period of parole ineligibility was manifestly beyond defendant's contemplation." Id. at 483. Whatever defendant may have contemplated is not manifest from this record. Nor are the consequences of failing to warn of a fine as grave to a defendant as a loss of liberty imposed without warning.

Because defendant never moved for resentencing or to withdraw his plea, no evidence was presented that the fine exceeded what defendant contemplated. Although the exchange quoted by the majority between the judge and defendant's attorney would corroborate a claim by defendant that he was misled, the fact is that neither defendant nor his attorney is making that claim. The only objection they raised after the judge imposed the fine and the only objection to the fine raised on appeal is to the unlawful condition that defendant pay half the fine before being released on parole. Defendant's attorney did complain to the trial judge that the custodial sentence as first imposed "exceeded the bargain" but made no similar objection regarding the fine. The judge immediately reduced the custodial sentence to satisfy the objection.

Defendant's reference to Kovack in his brief is only to support his argument that by conditioning defendant's release upon payment of the fine, the judge in effect attached a form of parole disqualification which defendant had no reason to anticipate in light of the plea agreement. In this regard defendant is correct. The remedy, however, is not to vacate the sentence, but to strike the unlawful condition as this court has done.

Even if I were satisfied that defendant was misled regarding the imposition of a fine, I do not believe that Kovack requires that the sentence automatically be vacated. A fine is not the same as a loss of liberty. An unbargained-for $30 fine would undoubtedly be more acceptable to a defendant than an unbargained-for 30-day jail term. I would treat a defendant not informed or misinformed of the possibility of a fine like a defendant not informed or misinformed regarding the merger of charges being plea-negotiated. The sentence in such a case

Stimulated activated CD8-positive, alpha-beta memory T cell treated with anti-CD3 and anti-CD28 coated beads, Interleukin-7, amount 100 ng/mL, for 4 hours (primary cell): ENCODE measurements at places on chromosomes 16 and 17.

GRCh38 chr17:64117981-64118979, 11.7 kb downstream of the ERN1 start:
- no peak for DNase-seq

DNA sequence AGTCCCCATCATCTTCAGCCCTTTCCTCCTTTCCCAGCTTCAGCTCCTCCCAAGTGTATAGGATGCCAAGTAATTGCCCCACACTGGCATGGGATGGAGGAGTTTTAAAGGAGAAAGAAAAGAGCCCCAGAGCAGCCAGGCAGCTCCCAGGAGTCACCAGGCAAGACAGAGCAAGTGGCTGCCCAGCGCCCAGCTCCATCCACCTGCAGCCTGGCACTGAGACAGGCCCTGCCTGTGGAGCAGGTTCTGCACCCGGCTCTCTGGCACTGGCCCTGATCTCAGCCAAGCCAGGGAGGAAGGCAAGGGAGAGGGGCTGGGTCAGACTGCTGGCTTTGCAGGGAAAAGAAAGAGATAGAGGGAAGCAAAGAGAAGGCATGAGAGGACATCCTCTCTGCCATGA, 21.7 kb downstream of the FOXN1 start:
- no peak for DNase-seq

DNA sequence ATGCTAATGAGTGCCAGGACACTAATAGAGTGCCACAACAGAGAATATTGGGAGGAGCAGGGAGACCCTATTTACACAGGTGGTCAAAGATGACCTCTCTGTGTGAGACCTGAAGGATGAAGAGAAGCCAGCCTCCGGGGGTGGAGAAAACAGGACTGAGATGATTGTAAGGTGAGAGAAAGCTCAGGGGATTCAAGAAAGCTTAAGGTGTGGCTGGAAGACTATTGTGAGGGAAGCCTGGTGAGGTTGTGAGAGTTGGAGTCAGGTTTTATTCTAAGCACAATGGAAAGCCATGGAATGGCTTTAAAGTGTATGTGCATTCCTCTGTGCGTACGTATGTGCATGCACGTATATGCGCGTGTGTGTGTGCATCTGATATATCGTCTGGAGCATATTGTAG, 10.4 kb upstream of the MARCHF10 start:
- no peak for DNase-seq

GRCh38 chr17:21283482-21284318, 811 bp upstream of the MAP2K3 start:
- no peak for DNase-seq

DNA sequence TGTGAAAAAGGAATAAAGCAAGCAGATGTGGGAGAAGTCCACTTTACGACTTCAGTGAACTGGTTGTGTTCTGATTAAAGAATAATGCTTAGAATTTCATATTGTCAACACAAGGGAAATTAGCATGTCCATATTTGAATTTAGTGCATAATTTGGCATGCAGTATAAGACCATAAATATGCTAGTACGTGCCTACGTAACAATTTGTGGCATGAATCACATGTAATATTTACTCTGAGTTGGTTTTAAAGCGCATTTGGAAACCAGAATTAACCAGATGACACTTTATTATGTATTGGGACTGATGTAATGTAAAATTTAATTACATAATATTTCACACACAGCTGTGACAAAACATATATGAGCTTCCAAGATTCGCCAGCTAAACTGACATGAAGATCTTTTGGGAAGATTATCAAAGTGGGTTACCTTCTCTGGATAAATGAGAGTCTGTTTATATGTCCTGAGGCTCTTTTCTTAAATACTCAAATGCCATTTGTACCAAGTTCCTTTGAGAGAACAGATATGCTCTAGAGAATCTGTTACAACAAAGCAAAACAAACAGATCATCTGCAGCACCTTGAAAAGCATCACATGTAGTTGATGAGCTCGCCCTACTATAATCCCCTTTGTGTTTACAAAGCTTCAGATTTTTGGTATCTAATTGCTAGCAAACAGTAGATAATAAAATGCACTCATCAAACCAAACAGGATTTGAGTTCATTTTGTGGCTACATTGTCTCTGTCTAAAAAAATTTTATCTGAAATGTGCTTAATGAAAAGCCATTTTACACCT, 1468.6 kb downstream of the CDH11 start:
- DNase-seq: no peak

[191 NJSuper Page 542]

should be vacated only "where, from an objective standpoint, it appears there is a significant possibility that the misinformation imparted to the defendant could have directly induced him to enter the plea. . . ." State v. Taylor, 80 N.J. 353, 365 (1979).

I would therefore remand so that the trial judge can determine if the fine was beyond defendant's reasonable expectations when he entered his plea. Should the judge determine that it was, the judge should then determine if the assurance of no fine directly induced defendant to enter the plea. In arriving at that determination the judge should consider all the circumstances including the amount of the fine, defendant's ability to pay and the relative significance of the fine compared with the benefits defendant received under the plea agreement. See State v. Taylor, supra, 80 N.J. at 366-67. Should the judge determine that defendant was thereby misled into entering these pleas, the plea agreement will be deemed a bar to the imposition of a fine. The judge should then decide whether to accept or reject the agreement in that form. Should the judge reject the agreement, defendant must elect whether to accept the sentence previously imposed or proceed to trial of the indictments, including the previously dismissed counts, subject to acceptance of any renegotiated plea. See State v. Kovack, supra, 91 N.J. at 485.

19831020